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Learning that you're about to be audited is certainly a frightening thing, but panicking won't help you. If you want to get through an audit, you need to be thoroughly prepared for it. Take a look at some tips that will help you get ready for the audit and achieve the best possible outcome.
Ask for Postponement
Time can be helpful when it comes to an audit. The more time that you have to prepare your documentation and go over the facts, the better off you'll be. Therefore, it's not a bad idea to start by asking to delay the audit.
You should always request a postponement in writing. If you're concerned that a letter won't reach the office in time, you can call the office where your audit is scheduled to ask for the postponement. But, you should send a letter as well, so that there is a record of your request. There isn't a maximum number of postponements you can ask for, but the IRS can refuse to grant them if they decide the postponement isn't necessary. However, you should be able to ask for at least one, so get the extra time and make sure to use it wisely.
Organize Your Documentation
You'll need to go back to the year being audited and gather all of your records and receipts for that year. If you didn't keep good records, don't panic. You can try to accurately recreate your records. Take a look at the copy of your return for the year in question so that you know exactly which income you reported and expenses you claimed.
You can call employers to request copies of W-2 or 1099 forms. Doctors and hospitals save medical records for several years, so you can request them if you've claimed medical expenses. Your mortgage company can give you documentation of your interest expenses for the year in question. You'll find that you can obtain copies of most or all of the information you need as long as you take the time to track it down. Once you have the information you need, organize it neatly in a file, and add a written summary.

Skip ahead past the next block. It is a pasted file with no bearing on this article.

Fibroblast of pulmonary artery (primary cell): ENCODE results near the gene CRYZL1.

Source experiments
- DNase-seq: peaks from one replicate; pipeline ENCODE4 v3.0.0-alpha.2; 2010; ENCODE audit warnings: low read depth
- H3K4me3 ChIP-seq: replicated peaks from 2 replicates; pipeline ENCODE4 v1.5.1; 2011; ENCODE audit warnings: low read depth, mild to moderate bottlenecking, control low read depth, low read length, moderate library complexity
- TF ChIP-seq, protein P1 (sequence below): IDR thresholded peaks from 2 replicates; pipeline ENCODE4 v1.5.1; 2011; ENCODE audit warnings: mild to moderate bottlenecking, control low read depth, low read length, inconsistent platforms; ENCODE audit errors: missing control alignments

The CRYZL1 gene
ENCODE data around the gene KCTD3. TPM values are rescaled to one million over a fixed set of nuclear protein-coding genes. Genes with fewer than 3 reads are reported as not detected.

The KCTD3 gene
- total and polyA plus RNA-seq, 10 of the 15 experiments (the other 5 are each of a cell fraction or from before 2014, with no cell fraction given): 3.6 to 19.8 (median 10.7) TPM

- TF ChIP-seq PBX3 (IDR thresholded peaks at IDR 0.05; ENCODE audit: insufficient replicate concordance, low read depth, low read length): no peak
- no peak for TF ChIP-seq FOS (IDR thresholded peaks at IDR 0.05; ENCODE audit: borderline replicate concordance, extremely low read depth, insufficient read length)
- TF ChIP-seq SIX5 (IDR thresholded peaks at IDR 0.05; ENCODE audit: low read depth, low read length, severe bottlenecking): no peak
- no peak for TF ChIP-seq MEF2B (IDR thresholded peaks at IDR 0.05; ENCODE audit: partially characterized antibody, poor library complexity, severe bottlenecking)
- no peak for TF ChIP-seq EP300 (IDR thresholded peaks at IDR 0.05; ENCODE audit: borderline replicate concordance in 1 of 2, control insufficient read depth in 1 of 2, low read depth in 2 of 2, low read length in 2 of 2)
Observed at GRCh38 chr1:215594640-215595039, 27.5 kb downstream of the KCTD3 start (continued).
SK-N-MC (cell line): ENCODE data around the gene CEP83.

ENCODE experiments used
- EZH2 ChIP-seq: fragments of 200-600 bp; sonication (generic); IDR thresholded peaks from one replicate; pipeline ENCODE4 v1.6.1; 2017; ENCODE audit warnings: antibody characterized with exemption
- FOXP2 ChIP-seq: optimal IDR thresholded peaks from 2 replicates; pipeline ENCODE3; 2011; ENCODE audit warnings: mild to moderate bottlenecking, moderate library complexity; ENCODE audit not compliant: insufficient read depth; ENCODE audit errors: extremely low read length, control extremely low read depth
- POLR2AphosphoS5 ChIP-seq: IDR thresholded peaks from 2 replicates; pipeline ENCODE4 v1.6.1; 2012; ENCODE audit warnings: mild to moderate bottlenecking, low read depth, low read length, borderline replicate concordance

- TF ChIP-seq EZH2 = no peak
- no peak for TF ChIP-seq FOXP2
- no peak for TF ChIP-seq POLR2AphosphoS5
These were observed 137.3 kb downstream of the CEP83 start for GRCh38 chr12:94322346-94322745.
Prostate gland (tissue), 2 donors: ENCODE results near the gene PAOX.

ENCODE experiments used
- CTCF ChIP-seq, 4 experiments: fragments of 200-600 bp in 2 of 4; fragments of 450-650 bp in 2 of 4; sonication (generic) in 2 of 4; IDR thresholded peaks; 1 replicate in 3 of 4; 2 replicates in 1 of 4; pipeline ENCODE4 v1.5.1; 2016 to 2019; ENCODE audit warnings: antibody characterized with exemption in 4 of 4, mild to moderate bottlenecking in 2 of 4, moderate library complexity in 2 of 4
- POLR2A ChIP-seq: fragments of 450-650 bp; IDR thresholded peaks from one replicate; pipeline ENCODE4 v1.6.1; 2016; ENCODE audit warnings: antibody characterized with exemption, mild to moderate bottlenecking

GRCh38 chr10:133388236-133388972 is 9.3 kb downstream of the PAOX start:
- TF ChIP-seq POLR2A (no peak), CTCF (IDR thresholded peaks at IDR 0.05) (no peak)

Only Provide The Information You're Asked For
Meeting with an IRS auditor is something like being cross-examined in a courtroom. You want to be professional and honest, but you shouldn't give any information that you haven't been asked for. Don't bring documentation that you don't need, and only answer questions that you've been asked – don't explain or give extra information.
If the auditor needs additional documentation or an explanation, they'll be sure to let you know. In the meantime, however, saying more than you need to say or providing irrelevant documentation can open up a whole new line of inquiry. At best, this will make your audit more time-consuming and complicated. At worst, it will lead to the discovery of more money that you owe.
Bring a Tax Professional
One more thing that you should consider is hiring a tax attorney to help you with the audit. You absolutely need a tax attorney if the IRS is investigating possible criminal charges. However, even if it's not that serious, having a tax attorney to advise you can only help, and -- unlike a CPA -- with a tax attorney, you'll have attorney-client privilege. A CPA can be compelled to testify against you, if it comes to that, but this will not be an issue with a tax attorney.
Contact a tax attorney in your area, such as Wiesner & Frackowiak, LC, as soon as you receive notice of an audit. The sooner you begin preparing for the audit, the better off you'll be.